A calendar month that contains 5 Fridays, 5 Saturdays, and 5 Sundays actually occurs nearly every year— October 2021, July 2022, and December 2023 all have the same weekday pattern. https://www.timeanddate.com/calendar/823-years.html

And that’s a wrap for the day!

When Normal Changes

My notes on Good Friday!

A lot has changed since Good Friday 2019 and today.

The kind of change we have never experienced before.

No church services, and it’s been that way for a long time.

No Holy Communion,

no church community gatherings for coffee after the service on Sundays!

A big part of our weekend routine and custom has been changed by a virus.

A virus that has descended on us out of the blue and struck us with fear, anxiety, and dread.

But, it has also opened our eyes to many things and set us thinking.

Introspecting on our past, our deeds, and greed as a human race;

our failings and our disregard for better sense and judgment. 

We turned away from God, and now we return to His mercy seat and beg for His grace and mercy.

My prayer for all – May God’s blessings be upon us and save us.

TTSP (this too shall pass).

May we come out of this wiser, humbler, kinder, more generous, and more considerate of others, and the earth.

Life is a gift. We cannot take it for granted.

The only similarity that day was… snow!

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The only similarity, of sorts, between Good Friday last year and this year:

We were heavily snowed under last year.  And this year, it snowed too, but unlike the previous year, it was a light snowfall. 

Thursday night, I was surprised to see it snowing when I peeked out the window.

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It didn’t appear heavy and I expected it to end before morning.

But it didn’t.

It was snowing in the morning too!

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The feeling of Spring; the grass beginning to turn green again, the weather warming up, has taken a step back.

It looked more like winter than Spring. 

I felt the cold, dark gloom of a Good Friday, ages ago.

The lockdown and social distancing irked more than it does daily and exacerbated the pall of gloom that had descended on me.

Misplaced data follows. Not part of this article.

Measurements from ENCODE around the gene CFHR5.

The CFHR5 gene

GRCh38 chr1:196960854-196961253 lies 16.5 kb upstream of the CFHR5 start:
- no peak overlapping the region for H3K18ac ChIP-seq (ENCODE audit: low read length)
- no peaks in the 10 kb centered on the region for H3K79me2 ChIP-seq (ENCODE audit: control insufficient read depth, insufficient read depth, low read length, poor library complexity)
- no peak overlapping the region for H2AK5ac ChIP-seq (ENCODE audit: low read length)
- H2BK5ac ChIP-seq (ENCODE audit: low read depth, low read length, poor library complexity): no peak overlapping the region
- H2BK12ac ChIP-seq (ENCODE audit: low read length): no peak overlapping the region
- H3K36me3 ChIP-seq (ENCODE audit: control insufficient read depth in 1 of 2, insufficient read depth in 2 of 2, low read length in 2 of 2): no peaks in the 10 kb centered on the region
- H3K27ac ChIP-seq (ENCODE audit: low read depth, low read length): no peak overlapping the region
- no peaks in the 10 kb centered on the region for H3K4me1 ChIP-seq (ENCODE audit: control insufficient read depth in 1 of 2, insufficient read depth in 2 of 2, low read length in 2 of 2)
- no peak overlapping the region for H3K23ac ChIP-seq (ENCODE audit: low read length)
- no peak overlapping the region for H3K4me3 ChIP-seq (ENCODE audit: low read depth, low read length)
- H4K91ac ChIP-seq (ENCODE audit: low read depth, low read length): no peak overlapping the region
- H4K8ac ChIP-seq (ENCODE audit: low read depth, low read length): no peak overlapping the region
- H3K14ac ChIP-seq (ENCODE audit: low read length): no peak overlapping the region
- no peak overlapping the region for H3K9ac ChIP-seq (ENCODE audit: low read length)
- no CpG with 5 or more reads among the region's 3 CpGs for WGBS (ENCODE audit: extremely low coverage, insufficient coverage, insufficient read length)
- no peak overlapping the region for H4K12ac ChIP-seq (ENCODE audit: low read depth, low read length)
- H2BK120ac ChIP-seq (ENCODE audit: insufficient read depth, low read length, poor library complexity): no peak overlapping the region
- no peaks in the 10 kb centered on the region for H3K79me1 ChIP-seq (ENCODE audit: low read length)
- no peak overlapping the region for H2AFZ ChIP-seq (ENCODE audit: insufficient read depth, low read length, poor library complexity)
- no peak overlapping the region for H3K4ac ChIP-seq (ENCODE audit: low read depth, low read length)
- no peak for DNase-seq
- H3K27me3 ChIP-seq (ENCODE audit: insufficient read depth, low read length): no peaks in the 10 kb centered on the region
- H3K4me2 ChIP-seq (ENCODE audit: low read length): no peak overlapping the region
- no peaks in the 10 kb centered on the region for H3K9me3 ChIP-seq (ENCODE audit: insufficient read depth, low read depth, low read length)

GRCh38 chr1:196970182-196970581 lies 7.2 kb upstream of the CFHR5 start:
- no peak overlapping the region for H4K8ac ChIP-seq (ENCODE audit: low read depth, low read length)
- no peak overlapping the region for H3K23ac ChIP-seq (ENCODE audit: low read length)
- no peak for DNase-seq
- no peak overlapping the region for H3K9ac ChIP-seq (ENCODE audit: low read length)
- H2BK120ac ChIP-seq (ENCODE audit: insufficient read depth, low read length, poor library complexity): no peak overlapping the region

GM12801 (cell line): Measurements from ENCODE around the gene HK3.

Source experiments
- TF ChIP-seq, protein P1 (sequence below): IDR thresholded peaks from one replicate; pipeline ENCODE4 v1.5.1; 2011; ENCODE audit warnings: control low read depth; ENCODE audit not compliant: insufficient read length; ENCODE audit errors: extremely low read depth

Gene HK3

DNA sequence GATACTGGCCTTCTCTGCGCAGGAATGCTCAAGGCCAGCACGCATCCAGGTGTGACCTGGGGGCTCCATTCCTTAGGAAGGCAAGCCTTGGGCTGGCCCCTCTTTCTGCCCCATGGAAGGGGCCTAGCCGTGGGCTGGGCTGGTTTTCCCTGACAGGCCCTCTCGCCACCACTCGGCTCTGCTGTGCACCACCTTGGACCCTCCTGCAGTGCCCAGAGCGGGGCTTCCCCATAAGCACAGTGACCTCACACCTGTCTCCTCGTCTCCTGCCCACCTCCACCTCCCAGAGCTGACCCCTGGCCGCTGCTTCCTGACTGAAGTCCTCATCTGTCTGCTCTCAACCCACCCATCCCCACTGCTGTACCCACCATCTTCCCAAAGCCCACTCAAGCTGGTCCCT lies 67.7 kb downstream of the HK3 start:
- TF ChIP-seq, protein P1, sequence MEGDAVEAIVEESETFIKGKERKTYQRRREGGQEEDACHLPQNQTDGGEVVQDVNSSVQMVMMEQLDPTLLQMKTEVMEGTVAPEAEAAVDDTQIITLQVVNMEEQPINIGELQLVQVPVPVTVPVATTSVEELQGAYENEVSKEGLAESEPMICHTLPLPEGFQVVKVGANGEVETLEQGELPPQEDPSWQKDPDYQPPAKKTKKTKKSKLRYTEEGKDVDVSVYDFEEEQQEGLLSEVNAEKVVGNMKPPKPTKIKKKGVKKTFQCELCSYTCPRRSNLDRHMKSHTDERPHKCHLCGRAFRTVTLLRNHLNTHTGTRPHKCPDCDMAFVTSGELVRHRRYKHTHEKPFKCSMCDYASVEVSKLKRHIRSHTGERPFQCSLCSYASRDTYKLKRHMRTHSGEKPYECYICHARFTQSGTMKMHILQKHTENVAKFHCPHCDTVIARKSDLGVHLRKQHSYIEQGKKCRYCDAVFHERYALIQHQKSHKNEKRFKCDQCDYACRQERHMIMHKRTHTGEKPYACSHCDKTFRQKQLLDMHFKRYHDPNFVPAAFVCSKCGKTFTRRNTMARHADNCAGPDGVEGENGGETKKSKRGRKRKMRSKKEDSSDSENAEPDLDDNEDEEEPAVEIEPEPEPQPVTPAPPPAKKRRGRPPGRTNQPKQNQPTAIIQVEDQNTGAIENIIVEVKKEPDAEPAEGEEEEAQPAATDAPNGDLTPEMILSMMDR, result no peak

But hope springs, ever renewed.

Holy Saturday brought out the sun.

And then…

Easter dawned! Bright and beautiful.

Hallelujah!

The churches are empty, but so is the tomb!

I rest my hopes and prayers on Him,

who defeated death.

The Passing Years

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“As the Wheel of Time turns, places wear many names. Men wear many names, many faces. Different faces but always the same man. Yet no one knows the Great Pattern the Wheel weaves or even the Pattern of an Age. We can only watch, and study, and hope.”~Robert Jordan

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Christmas and New Year are the only two major events that spell #festivity to me, besides birthdays, of course. I await these two with great anticipation and joy. As the old year gives way to the new, I record my feelings and experiences of the past year and my #hopes and #aspirations for the new. They were almost the same; the same vein with a bit of variation or degrees of reactions or responses to life’s vagaries. The incoming new ‘decade’, however, brought in an absolutely unexpected, strange feeling.

The build-up to Christmas was like to any weekend – a holiday, yea! And it remained so through the run-up to New year and the start of a new decade. In fact, I went to bed at 10.30 p.m on New Year’s eve. That’s something I’d never do earlier. I’d be waiting excitedly to ring out the old and ring in the new. Then I’d wish everyone a wonderful year before falling into bed an hour or two later!

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“The lives of all people flow through time, and, regardless of how brutal one moment might be, how filled with grief or pain or fear, time flows through all lives equally.”~Orson Scott Card

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Not this time. I was drowsy and had to fight to keep my eyes open. So I flopped into bed. 

I was surprised by my lack of enthusiasm for Christmas too. I had to manufacture my happiness as an actor would slip into character or a called for emotion on stage. #Christmas is my most loved time of the year, and I was sad that I was numb to it inside of me. I went through the motions as required on cue.